Incoterms, short for International Commercial Terms, are three-letter trade terms established by the International Chamber of Commerce to facilitate cross-border trade.
The latest edition is the Incoterms 2010, which consists of a total of 11 Incoterms aimed to guide buyers and sellers with the shipment process by determining the responsibilities of each party during each leg of the transportation.
These are sorted into four different groups, C, D, E, and F, which are categorized according to the delivery location of the goods and the responsibility for payment at different stages of the international transport.
Here’s a breakdown of the four Incoterm groups.
Condition: The seller bears all costs to the destination port (including international transport) however, risk transfer will be made once the goods are loaded on the means of transport.
Condition: The seller bears all risks and costs necessary to bring the goods to the destination country.
Condition: The buyer is responsible for collecting the goods at the seller’s warehouse and bears all associated risk and cost.
Condition: The seller is responsible for bringing the goods to the buyer’s predefined transport medium; the buyer then accepts cost and risk responsibility from that point onwards.
To find out more about what each Incoterm entails, we recommend you to give our page on Incoterms meanings a read.
Choosing the Incoterm that best suits your ocean freight needs can be challenging, especially as a novice or first-time shipper.
Here are some practical considerations when choosing an Incoterm.
Not all Incoterms are suitable for all international shipments, and depending on your mode of transport, you may have to opt for one over another.
Here’s a quick breakdown of the transportation modes and their corresponding Incoterms.
These are Incoterms that can be used for multimodal transportation. I.e. a combination of at least two modes of transportation, be it maritime, air, road, rail, etc.
While these maritime Incoterms are suitable only for sea or inland waterway transportation:
Another factor to consider when choosing an Incoterm is whether you will be shipping containerized or non-containerized cargo.
FOB and CIF are two of the most commonly used Incoterms in the shipping trade. But the ICC actually deems them to be inappropriate for containerized cargo and advice against using them in the container trade.
This stems from the seller not actually ‘delivering’ the container onto the shipping vessel, but instead, drops it off at an inland location or terminal. This creates a gray area in which responsibilities become unclear should the cargo get damaged or even lost when it is sitting at the terminal waiting to be loaded.
Containerized cargo remains unopened until arrival at destination. In the event a containerized shipment being mistakenly shipped under FOB or CIF arrives damaged, it is difficult to determine where and when the damage actually occurred, which could lead to an insurance and/or liability gap.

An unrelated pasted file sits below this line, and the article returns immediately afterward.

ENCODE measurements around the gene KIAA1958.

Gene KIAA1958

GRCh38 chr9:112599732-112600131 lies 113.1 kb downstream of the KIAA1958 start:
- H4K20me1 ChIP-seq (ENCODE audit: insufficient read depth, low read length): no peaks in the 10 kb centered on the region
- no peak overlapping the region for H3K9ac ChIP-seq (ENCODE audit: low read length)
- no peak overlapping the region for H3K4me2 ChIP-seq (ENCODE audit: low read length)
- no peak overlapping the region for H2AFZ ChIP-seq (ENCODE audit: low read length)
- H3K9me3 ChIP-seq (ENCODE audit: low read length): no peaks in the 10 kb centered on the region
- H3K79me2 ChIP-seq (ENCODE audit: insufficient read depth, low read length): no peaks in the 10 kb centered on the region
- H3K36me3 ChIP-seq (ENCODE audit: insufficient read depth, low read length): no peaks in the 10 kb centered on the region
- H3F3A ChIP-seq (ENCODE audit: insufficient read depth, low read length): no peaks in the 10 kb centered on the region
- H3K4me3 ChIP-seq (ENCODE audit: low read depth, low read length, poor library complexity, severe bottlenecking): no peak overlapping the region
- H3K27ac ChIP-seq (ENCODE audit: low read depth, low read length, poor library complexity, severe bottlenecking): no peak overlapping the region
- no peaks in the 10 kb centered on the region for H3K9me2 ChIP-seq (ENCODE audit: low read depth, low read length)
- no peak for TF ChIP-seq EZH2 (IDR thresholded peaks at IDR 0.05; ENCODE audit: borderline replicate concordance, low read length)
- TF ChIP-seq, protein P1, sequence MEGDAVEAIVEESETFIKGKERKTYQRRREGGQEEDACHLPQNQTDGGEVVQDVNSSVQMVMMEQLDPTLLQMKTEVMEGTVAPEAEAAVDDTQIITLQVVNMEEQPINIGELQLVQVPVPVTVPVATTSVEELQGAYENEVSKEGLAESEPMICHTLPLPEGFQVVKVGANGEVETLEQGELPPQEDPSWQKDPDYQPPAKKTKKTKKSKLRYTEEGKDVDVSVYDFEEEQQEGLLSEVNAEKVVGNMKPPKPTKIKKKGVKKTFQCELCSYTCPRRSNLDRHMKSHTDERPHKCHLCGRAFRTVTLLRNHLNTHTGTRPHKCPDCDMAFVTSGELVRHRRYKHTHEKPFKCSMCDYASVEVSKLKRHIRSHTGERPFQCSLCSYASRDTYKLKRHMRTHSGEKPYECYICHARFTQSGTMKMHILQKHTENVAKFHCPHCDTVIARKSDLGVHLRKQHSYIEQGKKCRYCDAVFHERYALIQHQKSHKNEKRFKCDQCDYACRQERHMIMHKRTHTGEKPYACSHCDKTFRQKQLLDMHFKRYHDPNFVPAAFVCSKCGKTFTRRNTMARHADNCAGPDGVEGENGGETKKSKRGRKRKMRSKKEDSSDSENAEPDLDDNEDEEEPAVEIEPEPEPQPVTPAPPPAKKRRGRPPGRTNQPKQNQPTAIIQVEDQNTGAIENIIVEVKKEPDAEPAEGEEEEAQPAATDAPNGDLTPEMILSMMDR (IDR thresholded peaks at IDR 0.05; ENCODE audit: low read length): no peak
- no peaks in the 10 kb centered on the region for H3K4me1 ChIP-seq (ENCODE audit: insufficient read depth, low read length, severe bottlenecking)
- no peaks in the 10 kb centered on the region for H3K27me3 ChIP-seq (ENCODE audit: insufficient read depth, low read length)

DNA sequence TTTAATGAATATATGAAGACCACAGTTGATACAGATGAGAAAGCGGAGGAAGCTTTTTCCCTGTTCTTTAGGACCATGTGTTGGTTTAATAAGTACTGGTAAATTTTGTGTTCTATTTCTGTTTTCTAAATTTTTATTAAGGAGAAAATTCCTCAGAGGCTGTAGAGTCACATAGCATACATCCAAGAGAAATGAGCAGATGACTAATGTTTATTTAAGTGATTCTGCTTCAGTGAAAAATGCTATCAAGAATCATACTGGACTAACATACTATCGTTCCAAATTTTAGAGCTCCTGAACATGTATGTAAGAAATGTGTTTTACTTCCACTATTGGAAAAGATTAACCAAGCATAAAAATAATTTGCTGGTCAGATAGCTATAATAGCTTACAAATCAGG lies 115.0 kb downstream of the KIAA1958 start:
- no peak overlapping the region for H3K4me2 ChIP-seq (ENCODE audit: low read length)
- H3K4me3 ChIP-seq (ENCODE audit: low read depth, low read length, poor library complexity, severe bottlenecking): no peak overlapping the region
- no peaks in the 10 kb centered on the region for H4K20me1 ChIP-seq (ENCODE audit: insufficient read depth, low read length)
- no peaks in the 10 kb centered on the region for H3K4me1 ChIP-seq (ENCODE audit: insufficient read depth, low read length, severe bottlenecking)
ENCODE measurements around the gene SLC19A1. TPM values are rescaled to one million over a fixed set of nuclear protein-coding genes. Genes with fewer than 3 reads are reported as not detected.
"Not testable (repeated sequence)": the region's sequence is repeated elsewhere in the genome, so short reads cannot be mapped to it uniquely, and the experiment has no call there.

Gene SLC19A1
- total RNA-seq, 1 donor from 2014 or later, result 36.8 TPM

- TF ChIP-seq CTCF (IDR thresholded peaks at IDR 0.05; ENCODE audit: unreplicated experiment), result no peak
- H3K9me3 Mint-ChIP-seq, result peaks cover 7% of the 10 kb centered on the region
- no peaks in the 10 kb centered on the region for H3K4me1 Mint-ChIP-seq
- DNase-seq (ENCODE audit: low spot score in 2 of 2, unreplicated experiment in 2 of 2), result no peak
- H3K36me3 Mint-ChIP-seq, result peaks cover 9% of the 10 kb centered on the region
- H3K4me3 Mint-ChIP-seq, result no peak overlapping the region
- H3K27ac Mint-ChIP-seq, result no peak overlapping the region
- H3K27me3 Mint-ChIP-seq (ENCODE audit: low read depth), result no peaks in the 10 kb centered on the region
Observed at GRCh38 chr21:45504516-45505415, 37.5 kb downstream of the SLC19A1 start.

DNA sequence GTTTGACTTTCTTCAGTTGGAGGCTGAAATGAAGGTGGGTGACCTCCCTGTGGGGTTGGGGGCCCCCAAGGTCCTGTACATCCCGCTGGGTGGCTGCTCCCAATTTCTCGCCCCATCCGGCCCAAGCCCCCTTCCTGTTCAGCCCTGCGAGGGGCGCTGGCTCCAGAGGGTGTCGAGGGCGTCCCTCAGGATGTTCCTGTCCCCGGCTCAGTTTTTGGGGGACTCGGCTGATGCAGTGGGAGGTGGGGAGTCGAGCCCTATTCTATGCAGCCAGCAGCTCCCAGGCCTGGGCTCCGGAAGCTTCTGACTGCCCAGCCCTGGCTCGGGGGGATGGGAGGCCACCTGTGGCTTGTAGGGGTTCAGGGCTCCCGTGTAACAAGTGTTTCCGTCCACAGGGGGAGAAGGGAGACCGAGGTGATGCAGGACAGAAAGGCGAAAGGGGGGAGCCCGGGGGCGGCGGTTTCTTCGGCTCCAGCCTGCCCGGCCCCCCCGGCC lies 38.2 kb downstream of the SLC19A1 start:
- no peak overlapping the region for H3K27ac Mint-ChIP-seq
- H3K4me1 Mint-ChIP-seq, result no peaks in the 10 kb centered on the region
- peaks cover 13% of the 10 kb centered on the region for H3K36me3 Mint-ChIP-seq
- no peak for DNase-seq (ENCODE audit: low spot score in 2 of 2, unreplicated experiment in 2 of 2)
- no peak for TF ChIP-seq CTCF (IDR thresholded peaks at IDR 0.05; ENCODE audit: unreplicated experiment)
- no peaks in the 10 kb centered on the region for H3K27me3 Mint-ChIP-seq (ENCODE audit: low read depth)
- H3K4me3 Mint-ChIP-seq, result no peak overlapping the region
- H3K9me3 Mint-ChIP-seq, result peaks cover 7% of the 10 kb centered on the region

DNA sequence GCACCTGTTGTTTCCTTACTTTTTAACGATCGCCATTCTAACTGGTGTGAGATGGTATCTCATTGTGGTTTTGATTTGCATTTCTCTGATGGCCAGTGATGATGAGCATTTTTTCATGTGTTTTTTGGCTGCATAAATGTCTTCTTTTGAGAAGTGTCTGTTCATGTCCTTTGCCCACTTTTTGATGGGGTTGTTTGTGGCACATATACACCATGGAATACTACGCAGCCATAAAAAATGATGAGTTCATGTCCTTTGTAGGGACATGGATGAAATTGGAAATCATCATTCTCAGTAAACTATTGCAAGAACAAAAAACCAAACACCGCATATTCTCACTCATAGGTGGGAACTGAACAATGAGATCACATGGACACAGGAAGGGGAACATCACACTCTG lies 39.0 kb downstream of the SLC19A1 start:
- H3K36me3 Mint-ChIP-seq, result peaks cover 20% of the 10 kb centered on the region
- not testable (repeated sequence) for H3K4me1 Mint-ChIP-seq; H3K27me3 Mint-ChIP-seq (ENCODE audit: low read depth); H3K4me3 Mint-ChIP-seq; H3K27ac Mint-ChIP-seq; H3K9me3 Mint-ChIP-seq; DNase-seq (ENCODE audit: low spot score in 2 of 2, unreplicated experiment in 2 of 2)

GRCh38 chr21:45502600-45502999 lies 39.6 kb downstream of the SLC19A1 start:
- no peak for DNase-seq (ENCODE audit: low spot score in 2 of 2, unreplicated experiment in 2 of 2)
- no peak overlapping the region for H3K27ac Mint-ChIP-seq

Despite the official advice from the ICC, it is still common for freight forwarders and agents around the globe to list FOB and CIF as Incoterms when shipping containerized cargo.
It is also so ingrained that despite understanding the distinction between Incoterm usage for containerized and non-containerized cargo, many industry players continue to refer to FCA as FOB, CPT as CFR, and CIP as CIF when talking about containerized cargo.
If you’re shipping containerized cargo, make sure your freight forwarder or agent lists the correct Incoterm to avoid potential complications.
The Incoterm you choose for your international shipment determines the shipment areas and phases you’re responsible for.
The general rule of thumb is, the more responsibility you have, the higher the cost for you. But this also translates to having more control over the shipment.
This includes arranging land transportation, ocean freight, customs at origin, shipping insurance, etc. Essentially, this means that the buyer has no decision making power over the decisions made related to the shipment when it’s at origin.
This could be problematic if, as a buyer, you need your shipment to arrive by a certain date. But since it’s up to the seller to book and pay for the ocean freight, he or she may end up booking the cheapest option, which may risk your cargo not getting in on time.
Even though Incoterms are responsible for determining the rules and responsibilities of the shipment process, there are certain aspects that are beyond Incoterms.
With so much at risk, it’s a process into which you need to put much thought. The number of factors to consider can make the decision-making process rather daunting.
To fully grasp Incoterms and understand how to choose the right Incoterm, we recommend downloading our free ebook on How to choose the best incoterm. A guide for exporters and importers. In this ebook, we go through the best Incoterms for buyers and sellers, as well as the pros and cons of each Incoterm.
If you have more questions about choosing the right Incoterm, you may contact our team of specialists.
"The problem with these costs is that they’re often impossible to predict and are thus hardly ever considered when analyzing and comparing ocean freight rates"
Klaus Lydsal, vice president of operations at iContainers